Thousands flee fighting in Chin state to India
At least 5,500 people have fled to the Indian state of Mizoram. The junta has bombed about twenty houses and killed a Baptist pastor. Emergency shelters made of metal sheets and tarpaulins have been set up for the displaced.
Yangon (AsiaNews) - Following armed clashes between ethnic militias and Myanmar's military junta, thousands of people have fled from Chin State and crossed the border into India. About 10,000 people live in Thantlang under normal conditions, but in recent days at least 5,500 have fled to the Indian state of Mizoram.
During the latest fighting at least 20 houses were set on fire in the area. According to Myanmar Now, soldiers also shot a Baptist pastor who was trying to put out the flames. The pro-government Global New Light of Myanmar disputed the report, saying the cleric's death was being investigated. A relative of the pastor told Reuters that only a few families and about 20 children in an orphanage remained in Thantlang.
"Th"The murder of a Baptist minister and bombing of homes in Thantlang, Chin State are the latest examples of the living hell being delivered daily by junta forces against the people of Myanmar," Thomas Andrews, UN special rapporteur on human rights in Myanmar, said in a message on Twitter.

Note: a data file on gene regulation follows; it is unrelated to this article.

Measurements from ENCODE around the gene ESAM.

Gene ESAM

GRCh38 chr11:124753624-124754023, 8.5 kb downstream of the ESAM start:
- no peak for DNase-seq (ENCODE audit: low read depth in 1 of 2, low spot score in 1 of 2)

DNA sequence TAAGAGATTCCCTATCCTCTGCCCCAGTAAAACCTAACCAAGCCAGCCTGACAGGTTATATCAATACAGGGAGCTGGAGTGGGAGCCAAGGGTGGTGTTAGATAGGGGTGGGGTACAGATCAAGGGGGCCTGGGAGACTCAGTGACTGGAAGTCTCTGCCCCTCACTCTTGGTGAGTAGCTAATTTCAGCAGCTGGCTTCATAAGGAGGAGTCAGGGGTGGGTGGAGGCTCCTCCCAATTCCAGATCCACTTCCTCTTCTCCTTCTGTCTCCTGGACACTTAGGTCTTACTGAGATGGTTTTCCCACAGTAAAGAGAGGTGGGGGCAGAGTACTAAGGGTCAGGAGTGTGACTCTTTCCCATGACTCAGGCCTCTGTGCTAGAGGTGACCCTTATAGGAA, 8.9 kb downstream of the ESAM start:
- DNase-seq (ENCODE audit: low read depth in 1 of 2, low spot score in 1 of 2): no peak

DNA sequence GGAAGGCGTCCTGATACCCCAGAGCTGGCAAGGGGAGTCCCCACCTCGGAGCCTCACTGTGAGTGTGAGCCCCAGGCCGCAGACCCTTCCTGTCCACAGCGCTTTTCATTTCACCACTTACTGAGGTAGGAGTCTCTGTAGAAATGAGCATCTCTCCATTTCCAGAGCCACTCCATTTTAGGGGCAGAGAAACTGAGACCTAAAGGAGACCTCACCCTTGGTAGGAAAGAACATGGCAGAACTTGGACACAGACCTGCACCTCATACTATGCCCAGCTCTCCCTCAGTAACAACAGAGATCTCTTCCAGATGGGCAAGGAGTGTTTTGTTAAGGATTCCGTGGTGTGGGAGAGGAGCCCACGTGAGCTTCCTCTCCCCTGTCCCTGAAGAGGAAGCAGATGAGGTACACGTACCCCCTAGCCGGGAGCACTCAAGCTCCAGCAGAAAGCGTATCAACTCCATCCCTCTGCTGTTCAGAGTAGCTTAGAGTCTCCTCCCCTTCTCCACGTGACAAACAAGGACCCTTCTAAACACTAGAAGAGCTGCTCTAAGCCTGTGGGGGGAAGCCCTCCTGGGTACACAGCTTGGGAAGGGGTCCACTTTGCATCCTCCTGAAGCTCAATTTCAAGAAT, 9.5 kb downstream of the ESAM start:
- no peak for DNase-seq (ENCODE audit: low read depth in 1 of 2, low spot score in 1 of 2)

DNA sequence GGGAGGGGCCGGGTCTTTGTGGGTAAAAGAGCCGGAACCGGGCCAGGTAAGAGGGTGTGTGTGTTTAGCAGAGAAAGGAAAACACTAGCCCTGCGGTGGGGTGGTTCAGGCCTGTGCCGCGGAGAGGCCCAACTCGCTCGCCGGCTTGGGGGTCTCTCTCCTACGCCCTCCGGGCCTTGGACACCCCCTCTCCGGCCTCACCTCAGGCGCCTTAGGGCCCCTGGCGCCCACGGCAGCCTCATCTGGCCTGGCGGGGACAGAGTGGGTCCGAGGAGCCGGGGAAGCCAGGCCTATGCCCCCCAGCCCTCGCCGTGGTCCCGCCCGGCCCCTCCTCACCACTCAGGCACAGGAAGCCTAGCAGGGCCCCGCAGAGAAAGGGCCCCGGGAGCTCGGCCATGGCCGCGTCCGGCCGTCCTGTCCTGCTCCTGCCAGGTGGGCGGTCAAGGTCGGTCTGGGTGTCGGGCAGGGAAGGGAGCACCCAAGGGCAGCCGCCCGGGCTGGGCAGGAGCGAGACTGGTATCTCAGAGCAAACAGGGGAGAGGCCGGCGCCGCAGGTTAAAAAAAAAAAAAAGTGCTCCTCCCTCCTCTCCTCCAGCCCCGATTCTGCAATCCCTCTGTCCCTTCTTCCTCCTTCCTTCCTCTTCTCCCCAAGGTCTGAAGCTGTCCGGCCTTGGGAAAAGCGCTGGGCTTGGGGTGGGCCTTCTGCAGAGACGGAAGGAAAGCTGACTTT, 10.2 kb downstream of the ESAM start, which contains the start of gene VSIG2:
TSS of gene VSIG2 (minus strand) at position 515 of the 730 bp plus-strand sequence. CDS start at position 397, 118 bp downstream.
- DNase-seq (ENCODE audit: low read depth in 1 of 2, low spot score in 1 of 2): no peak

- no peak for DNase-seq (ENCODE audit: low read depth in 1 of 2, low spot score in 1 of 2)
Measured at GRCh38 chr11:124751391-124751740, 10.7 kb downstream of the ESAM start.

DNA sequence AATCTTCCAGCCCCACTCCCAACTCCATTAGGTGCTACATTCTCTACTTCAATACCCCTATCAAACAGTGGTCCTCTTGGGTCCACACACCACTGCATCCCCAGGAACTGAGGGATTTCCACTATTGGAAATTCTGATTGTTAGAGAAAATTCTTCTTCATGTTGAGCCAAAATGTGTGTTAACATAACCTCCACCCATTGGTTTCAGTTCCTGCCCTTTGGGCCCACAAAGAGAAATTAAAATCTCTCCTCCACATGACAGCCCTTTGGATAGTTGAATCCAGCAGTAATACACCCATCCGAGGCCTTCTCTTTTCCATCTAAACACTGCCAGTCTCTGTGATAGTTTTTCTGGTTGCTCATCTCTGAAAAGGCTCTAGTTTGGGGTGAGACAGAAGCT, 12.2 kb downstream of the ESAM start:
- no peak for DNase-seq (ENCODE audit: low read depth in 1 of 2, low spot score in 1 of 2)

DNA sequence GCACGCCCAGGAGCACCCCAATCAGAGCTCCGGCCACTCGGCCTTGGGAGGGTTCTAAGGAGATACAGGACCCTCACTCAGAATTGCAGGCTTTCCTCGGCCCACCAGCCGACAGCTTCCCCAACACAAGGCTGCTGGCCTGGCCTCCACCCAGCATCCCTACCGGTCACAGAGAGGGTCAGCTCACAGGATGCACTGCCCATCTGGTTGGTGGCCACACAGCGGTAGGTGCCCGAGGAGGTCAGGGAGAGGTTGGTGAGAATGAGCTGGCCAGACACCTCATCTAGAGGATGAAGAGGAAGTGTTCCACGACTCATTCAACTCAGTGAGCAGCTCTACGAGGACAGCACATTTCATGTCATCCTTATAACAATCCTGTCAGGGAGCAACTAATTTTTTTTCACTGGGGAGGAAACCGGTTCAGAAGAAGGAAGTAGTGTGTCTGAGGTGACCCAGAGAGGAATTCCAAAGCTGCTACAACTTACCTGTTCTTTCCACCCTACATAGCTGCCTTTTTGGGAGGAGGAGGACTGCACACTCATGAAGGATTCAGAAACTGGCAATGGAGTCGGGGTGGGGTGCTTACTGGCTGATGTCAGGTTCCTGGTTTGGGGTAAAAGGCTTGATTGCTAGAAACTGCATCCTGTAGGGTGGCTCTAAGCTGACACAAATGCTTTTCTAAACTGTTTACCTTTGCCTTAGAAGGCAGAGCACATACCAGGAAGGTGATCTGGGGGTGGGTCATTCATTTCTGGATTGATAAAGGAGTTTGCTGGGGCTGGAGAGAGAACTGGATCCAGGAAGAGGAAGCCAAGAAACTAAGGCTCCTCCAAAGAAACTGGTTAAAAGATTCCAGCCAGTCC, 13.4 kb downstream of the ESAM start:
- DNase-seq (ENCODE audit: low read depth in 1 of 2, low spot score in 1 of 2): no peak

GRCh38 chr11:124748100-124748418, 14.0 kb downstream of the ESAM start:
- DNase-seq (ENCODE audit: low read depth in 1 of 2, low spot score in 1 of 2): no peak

After the National Unity Government called on the people to rise up against the military junta's rule, there has been an upsurge in clashes across the country. Attempts by militias to attack soldiers of the Tatmadaw (the Burmese army) has often led to retaliation against civilians. Last February 1st, in a coup d'état, the military put an end to the civilian government of Aung San Suu Kyi, leader of the National League for Democracy.
Salai Thang, head of the Thantlang community, said he was concerned about the displaced people. NGOs in Mizoram reported that most of the refugees arrived in India by crossing the Tiau River by boat. At the moment, the Burmese people who crossed the border are in temporary shelters made of sheets and tarpaulins, explained Young Mizo Association cooperators.